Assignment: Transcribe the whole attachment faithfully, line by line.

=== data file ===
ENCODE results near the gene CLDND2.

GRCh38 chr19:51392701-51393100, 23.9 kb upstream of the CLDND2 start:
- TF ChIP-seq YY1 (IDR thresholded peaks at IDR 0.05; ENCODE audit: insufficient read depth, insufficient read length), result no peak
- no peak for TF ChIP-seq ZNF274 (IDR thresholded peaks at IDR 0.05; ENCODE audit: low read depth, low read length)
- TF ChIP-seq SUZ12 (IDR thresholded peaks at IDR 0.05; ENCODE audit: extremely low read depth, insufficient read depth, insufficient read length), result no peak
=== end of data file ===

ENCODE results near the gene CLDND2.

GRCh38 chr19:51392701-51393100, 23.9 kb upstream of the CLDND2 start:
- TF ChIP-seq YY1 (IDR thresholded peaks at IDR 0.05; ENCODE audit: insufficient read depth, insufficient read length), result no peak
- no peak for TF ChIP-seq ZNF274 (IDR thresholded peaks at IDR 0.05; ENCODE audit: low read depth, low read length)
- TF ChIP-seq SUZ12 (IDR thresholded peaks at IDR 0.05; ENCODE audit: extremely low read depth, insufficient read depth, insufficient read length), result no peak